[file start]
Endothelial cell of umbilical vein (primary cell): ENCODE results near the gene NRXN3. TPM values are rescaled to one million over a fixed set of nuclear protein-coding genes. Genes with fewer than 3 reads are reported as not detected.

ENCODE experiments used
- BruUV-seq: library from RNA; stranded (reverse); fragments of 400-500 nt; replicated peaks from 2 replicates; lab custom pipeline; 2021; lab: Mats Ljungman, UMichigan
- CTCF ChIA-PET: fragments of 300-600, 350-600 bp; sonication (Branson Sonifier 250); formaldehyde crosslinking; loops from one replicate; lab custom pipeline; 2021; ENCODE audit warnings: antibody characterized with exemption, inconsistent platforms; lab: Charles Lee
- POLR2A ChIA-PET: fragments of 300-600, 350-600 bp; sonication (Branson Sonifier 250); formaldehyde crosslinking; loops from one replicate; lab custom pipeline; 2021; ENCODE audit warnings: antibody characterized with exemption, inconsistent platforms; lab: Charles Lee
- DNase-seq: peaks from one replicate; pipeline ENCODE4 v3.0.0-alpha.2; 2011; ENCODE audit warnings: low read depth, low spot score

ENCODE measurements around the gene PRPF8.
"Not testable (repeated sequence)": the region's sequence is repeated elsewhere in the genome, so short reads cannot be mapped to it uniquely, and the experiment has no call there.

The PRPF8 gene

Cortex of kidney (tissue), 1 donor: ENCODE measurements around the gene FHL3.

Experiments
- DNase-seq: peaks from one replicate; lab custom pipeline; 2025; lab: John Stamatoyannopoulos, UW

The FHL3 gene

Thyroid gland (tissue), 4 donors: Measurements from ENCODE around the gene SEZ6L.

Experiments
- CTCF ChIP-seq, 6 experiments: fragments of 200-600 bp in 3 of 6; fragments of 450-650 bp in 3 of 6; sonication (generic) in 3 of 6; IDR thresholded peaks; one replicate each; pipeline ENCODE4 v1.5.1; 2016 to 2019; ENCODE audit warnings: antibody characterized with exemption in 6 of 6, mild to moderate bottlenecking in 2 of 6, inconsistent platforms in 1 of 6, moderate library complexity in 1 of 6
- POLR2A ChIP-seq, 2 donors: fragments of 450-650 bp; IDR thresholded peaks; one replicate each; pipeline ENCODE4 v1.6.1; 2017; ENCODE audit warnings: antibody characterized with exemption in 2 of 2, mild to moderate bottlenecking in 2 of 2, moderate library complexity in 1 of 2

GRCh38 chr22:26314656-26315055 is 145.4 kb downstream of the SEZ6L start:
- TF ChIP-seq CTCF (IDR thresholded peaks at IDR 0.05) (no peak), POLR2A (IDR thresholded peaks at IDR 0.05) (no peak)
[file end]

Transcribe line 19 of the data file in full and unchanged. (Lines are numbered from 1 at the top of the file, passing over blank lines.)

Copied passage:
- TF ChIP-seq CTCF (IDR thresholded peaks at IDR 0.05) (no peak), POLR2A (IDR thresholded peaks at IDR 0.05) (no peak)